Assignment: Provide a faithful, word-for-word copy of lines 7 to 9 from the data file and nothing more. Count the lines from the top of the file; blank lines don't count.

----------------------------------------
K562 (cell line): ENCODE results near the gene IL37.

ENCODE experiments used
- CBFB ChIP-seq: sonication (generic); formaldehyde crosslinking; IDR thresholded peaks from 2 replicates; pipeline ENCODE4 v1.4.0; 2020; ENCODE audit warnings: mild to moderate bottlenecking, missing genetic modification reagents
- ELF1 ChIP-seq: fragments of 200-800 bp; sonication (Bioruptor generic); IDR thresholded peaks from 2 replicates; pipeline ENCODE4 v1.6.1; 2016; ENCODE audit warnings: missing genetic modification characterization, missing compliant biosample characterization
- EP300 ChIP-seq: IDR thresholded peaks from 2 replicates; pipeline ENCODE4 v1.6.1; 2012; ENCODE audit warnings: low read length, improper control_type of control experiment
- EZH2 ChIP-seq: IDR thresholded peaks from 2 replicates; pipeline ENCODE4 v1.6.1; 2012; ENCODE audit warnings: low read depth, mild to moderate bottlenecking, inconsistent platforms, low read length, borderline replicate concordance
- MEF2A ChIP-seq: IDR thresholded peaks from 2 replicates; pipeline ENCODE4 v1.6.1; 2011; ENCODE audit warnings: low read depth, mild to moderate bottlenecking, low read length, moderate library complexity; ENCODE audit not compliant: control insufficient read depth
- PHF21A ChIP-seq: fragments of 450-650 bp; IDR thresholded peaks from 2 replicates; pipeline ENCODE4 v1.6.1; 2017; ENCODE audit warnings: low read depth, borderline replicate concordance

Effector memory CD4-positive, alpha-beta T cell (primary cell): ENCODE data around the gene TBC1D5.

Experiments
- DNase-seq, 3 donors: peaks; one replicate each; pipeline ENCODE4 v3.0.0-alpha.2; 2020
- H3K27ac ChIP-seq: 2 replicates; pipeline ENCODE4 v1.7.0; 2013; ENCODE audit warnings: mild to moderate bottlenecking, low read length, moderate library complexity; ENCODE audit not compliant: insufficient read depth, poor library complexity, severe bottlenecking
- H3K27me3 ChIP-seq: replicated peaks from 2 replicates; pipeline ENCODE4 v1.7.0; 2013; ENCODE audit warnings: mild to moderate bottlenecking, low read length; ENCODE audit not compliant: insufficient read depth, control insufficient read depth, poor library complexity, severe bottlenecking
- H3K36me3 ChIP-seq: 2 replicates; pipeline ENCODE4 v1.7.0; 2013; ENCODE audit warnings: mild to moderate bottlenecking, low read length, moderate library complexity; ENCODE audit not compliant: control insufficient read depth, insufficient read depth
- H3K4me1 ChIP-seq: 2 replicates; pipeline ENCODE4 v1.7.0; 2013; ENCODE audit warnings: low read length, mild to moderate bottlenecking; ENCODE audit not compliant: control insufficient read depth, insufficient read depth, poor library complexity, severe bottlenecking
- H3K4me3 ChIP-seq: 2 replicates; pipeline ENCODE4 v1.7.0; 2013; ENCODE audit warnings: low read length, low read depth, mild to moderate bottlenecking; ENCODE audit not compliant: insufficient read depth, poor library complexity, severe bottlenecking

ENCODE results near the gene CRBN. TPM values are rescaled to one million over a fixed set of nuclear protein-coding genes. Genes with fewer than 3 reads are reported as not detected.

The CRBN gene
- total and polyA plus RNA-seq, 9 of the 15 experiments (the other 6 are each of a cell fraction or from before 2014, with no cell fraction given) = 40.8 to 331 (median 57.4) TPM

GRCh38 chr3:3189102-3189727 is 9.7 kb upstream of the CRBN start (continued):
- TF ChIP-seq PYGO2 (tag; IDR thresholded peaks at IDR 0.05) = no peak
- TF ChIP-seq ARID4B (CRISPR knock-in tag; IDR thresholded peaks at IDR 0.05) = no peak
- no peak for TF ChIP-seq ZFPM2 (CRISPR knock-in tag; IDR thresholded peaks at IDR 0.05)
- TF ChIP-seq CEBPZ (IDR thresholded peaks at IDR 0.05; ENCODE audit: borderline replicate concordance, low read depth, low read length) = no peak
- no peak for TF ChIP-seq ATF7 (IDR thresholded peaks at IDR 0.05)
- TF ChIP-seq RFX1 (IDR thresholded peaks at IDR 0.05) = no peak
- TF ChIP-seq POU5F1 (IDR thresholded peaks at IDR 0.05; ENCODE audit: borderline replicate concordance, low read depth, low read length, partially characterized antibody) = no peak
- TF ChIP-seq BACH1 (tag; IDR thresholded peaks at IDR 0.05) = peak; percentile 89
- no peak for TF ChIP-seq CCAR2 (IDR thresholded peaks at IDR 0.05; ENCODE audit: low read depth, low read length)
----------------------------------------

- MEF2A ChIP-seq: IDR thresholded peaks from 2 replicates; pipeline ENCODE4 v1.6.1; 2011; ENCODE audit warnings: low read depth, mild to moderate bottlenecking, low read length, moderate library complexity; ENCODE audit not compliant: control insufficient read depth
- PHF21A ChIP-seq: fragments of 450-650 bp; IDR thresholded peaks from 2 replicates; pipeline ENCODE4 v1.6.1; 2017; ENCODE audit warnings: low read depth, borderline replicate concordance

Effector memory CD4-positive, alpha-beta T cell (primary cell): ENCODE data around the gene TBC1D5.